Fifth:  The modules are then fitted with Quantum coiled cables I modify and convert the module and we test and test.   

The first simple manual electronic flashes had basically three components: A battery connects to a capacitor which is  connected to the flash bulb. The switch is the cameras hotshoe.   These flashes had high (320 V) voltage but the hotshoe was a mechanical metal trigger, not digital and could handle it.

The voltage from the battery slowly but steadily charges the capacitor like a stream of water filling a bucket. Once it is full, the water gets turned off. The capacitor is storing all that power.  Most strobes today are in the 320-340 range and can be dangerous.  As soon as the circuit between flashbulb and capacitor is closed all the stored energy drains out in one split second and the flash goes off. Just like dumping all the water on your friends head.  Now fill the bucket again.

In earlier manual flash designs the solid one setting the full charge was always fully drained.   And then a new re-charging cycle started, usually very slow.

NOTE: About voltage leak, when capacitors get old they can “ leak”I just fixed a Vivitar 285 for a customer that he said tingled.  The capacitor was leaking through a short in the shoe into his bracket.  He’s alive, the problem, he has a Pacemaker, not a good scenario.  I have no clue as to what a discharge could have done to him but on the safe side, I fixed it the best way I know how. No charge for the repair, I smashed it with a hammer and tossed it. He’s got a Yong-Nuo from me, I upgraded to a Black Box now and loves it.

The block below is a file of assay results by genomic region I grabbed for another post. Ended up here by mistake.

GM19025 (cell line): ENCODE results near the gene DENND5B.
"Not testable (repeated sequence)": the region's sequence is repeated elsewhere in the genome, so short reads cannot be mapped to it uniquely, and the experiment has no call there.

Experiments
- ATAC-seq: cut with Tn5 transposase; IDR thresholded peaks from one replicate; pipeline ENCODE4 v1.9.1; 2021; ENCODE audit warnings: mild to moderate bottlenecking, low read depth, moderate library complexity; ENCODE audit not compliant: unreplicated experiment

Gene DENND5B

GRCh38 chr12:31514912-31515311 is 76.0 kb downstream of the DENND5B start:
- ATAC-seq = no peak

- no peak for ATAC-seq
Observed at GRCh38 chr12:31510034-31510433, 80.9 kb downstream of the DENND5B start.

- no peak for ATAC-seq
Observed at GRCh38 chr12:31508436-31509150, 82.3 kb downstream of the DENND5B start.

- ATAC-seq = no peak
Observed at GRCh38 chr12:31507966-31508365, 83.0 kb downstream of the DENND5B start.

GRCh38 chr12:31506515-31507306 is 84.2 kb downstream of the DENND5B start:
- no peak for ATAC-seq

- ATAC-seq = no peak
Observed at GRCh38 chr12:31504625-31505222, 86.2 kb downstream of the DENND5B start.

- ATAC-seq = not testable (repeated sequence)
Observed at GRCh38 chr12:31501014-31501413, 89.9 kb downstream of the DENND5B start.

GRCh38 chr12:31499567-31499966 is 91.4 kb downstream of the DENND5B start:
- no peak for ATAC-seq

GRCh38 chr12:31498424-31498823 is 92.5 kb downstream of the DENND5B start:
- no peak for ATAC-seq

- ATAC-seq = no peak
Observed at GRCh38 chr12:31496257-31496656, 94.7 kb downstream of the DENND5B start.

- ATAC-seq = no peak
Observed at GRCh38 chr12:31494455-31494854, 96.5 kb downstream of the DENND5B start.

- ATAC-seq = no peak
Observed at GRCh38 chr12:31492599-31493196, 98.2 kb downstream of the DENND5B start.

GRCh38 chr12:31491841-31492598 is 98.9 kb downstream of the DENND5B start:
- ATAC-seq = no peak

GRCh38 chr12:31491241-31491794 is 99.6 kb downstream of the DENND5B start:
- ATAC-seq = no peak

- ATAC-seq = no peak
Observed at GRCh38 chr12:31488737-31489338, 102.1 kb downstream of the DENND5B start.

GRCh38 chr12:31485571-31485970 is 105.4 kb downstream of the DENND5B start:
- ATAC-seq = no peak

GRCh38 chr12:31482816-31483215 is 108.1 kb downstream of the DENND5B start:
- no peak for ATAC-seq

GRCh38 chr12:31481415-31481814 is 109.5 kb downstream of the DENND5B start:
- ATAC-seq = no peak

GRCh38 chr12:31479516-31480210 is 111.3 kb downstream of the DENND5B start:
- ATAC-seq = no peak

The automated models added basically two more elements:
•  A light sensor to determine exposure 
•  An electronic switch (called a thyristor) between capacitor and flashbulb. 

•  When the circuit is closed, it switched the thyristor “on” which let the high voltage get to the flashbulb.
 •  The light sensor measured the light reflected back to the flash and after receiving sufficient light switched the thyristor "off".   Nice, since Thyristors can handle high voltages and they are very, very fast switches.

•  Flash automation, the correct exposure.
•  Only part of the capacitors charge is used.  Thus the remaining charge is on "higher ground" and only the balance to full is needed.  This means faster recycling. 

•  The 45 gave you a choice of five apertures after selecting the ISO. 
•  The inner Dial on top was used to select ISO of your film. 
•  The outer transparent wheel could be turned to one of five aperture positions or Manual. 
•  The scale below the transparent wheel showed the selectable apertures and maximum distance for your selected aperture. 
•  The 45 CT-1  has so much power with my new packs that you rarely need it in normal situations. 
•  Faster recycling, better working distance, and burst modes 
•  Better power for bounce lighting.but You can bounce from the ceiling or a side wall. The 45 had the power to do it easily and the automation to do it perfect out of the box.